thumbnail
Figure 1. VGLUT1-pHluorin reveals presynaptically silent synapses after prolonged stimulation of cannabinoid receptors

. A) Representative fluorescence images of synaptic boutons after two stimulations with 50 mM KCl (10 sec) followed by NH4Cl (50 mM) perfusion in control and after HU-210 (5 µM, 10 min) added between the first and the second peak. B, C) Mean response of all the individual nerve terminals analyzed in double pulse experiments, in control and HU-210, respectively. D, E) Relationship between the first and the second response of the individual synaptic boutons averaged in B and C, in control and HU-210 treated neurons, respectively. The light blue rectangle denotes the silenced synaptic boutons. F, G) Examples of some individual traces of the experiments shown in B and C. H) Histogram showing the bi-modal distribution of the responses' ratios after HU-210 treatment; fitting in brown (HU-210) and dark blue (control); light blue is the individual fitting for each of the populations in HU-210 treatment. Percentage of silenced synaptic boutons at 1.33 mM extracellular Ca2+ (I) (Control: 0.25±0.25% vs HU-210: 32.31±10.86%; p<0.05) and at 5.0 mM extracellular Ca2+ (J) (Control: 1.4±0.8% vs HU-210: 25.61±5.3%; p<0.05). K) Average response of triple pulse experiment showing the requirement of a long HU-210 incubation period (10 min) in order to induce silencing, notice the absence of inhibition after a 40″ exposition to the receptor agonist. Number of synaptic boutons analyzed (total synaptic boutons/ silent and active, n, number of coverslip). In control at 1.3 mM Ca2+: 209/1 and 208, n = 4. In HU-210 at 1.3 mM Ca2+: 195/63 and 132, n = 4. In control at 5.0 mM Ca2+: 157/2 and 155, n = 4. In HU-210 at 5.0 mM Ca2+: 134/35 and 99, n = 4.

https://doi.org/10.1371/journal.pone.0088594.g001

Bafilomycin is a specific inhibitor of vacuolar-type H+ATPase that prevents the acidification of synaptic vesicles and therefore, the decay phase of the KCl-induced changes in fluorescence. Bafilomycin then allows the estimation of net exocytosis, and hence the size of the recycling pool. At 1.3 mM Ca2+, HU-210 reduced the size of the SV recycling pool as shown in the average response of the whole population of synaptic boutons (Fig 2B). This response results from a reduction in the recycling pool of active synaptic boutons (Fig 2C) and from an increase in the percentage of silent synaptic boutons as shown in the cumulative probability distribution (Fig 2D,E) (1.9±0.6% in control and 19.1±5.2% in HU-210-treated cells, p<0.05 compared to control).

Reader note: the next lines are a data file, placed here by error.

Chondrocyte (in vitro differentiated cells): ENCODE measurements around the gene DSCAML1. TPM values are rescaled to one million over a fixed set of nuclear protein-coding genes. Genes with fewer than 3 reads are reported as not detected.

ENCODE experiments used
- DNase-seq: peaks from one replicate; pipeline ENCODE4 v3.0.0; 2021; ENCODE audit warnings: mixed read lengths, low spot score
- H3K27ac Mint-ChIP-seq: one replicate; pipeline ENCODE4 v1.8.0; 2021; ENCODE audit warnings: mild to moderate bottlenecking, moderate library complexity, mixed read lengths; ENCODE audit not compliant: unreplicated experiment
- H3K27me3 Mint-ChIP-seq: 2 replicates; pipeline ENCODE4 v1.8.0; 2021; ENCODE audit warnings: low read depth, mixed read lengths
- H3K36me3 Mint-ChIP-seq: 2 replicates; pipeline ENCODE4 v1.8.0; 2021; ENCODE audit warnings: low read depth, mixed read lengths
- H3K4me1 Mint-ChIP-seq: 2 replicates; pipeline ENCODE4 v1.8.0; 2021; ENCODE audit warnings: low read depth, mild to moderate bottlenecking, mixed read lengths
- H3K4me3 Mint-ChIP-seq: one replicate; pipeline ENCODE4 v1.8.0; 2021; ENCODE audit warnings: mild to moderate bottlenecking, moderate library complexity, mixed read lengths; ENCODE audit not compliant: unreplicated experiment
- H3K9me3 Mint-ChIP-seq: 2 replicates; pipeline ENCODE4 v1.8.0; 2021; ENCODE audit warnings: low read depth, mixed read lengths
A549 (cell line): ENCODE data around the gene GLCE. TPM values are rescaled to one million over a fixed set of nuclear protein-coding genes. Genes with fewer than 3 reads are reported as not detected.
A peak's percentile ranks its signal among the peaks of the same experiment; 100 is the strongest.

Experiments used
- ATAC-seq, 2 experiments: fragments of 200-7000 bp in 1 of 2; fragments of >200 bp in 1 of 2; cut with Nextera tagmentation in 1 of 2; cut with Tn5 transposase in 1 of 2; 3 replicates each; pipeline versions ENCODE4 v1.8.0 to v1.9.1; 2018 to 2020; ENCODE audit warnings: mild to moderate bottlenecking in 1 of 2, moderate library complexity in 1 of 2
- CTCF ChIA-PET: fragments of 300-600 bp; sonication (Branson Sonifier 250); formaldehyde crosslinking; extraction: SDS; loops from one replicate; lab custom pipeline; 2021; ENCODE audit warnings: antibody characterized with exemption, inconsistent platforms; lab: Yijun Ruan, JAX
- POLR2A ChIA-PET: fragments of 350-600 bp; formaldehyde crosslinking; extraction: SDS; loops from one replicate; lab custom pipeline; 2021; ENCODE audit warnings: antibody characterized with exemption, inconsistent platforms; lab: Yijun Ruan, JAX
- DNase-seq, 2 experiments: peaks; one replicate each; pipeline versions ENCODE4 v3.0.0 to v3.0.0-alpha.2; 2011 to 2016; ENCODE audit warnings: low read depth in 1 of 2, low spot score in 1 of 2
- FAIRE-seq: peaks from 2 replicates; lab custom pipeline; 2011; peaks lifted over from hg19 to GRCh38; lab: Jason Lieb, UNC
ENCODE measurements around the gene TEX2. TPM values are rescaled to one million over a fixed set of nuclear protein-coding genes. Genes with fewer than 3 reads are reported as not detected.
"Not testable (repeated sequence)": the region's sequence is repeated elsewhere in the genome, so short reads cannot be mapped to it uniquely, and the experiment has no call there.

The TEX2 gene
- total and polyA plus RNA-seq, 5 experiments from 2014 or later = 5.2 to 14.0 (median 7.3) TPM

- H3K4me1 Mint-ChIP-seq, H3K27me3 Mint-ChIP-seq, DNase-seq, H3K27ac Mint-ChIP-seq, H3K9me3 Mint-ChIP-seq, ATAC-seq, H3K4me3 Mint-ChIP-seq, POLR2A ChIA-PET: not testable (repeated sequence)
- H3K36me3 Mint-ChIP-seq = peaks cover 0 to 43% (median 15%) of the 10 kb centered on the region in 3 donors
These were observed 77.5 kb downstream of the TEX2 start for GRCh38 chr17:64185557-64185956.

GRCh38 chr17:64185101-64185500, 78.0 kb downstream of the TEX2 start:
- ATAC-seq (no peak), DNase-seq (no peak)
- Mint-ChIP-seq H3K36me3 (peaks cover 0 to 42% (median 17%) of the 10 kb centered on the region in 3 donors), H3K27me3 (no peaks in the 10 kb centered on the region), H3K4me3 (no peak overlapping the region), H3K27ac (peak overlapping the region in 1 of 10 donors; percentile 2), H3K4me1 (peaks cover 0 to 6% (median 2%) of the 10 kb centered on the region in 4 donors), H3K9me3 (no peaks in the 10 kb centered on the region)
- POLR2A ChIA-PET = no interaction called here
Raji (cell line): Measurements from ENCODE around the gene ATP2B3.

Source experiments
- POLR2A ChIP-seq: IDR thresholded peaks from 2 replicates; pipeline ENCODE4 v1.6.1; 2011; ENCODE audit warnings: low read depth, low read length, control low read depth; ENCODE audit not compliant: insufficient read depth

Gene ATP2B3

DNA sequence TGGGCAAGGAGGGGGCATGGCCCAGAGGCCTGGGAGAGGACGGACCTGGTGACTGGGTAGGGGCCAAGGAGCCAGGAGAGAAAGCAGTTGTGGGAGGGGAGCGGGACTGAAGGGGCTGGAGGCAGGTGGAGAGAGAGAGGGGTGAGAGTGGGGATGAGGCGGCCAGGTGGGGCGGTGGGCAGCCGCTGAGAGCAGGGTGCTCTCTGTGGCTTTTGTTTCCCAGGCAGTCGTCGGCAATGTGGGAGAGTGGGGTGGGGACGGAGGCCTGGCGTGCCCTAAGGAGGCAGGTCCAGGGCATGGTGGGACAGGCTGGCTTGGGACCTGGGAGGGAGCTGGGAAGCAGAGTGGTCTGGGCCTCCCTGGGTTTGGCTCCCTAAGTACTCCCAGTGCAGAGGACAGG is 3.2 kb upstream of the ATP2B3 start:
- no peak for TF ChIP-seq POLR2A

thumbnail
Figure 2. HU-210 reduced the size of the SV recycling pool in VGLUT1-pHluorin experiments with bafilomycin.

Control cells in HBM and HU-210 (5 µM, 10 min) treated cells, were stimulated with 50 mM KCl (10 sec) followed by the addition of NH4Cl (50 mM) (step) as shown in scheme A. Average response of the whole population (B) and of the active (C) and silent (D) subpopulations of synaptic boutons, at 1.33 mM extracellular Ca2+. E) Cumulative probability plot of individual responses in control (black squares) and HU-210 treated cells (red circles). Number of synaptic boutons analyzed (total/ silent and active synaptic boutons, n, coverslip number) in each condition. In control: 402/10 and 392, n = 4. In HU-210: 267/45 and 222, n = 4. **p<0.01, Kolmogorov-Smirnov test.

https://doi.org/10.1371/journal.pone.0088594.g002

Exocytosis of synaptic vesicles close to the presynaptic membrane is triggered by increases in Ca2+ in the active zone. Since presynaptic silencing persists at high (5 mM) extracellular Ca2+ concentrations it argues against a reduction in Ca2+ influx as the main cause of the deficit in exocytosis, suggesting a possible change in the distribution of SVs. Electron microscopy studies revealed that exposing cells to HU-210 did not alter the number of SVs per synaptic bouton (30.7±2.3 in control and 33.9±2.7 in HU-210-treated cells: Fig. 3E,F), although HU-210 did significantly reduce the number of vesicles in close proximity (<10 nm) to the presynaptic membrane (4.3±0.3 SVs in control and 1.9±0.2 in HU-210-treated cells: Fig. 3A,B, inset). This fact resembled some of the ultra-structural defects observed in docking mutants [40].

thumbnail
Figure 3. HU-210 treatment induced synaptic vesicles retraction from the active zone plasma membrane.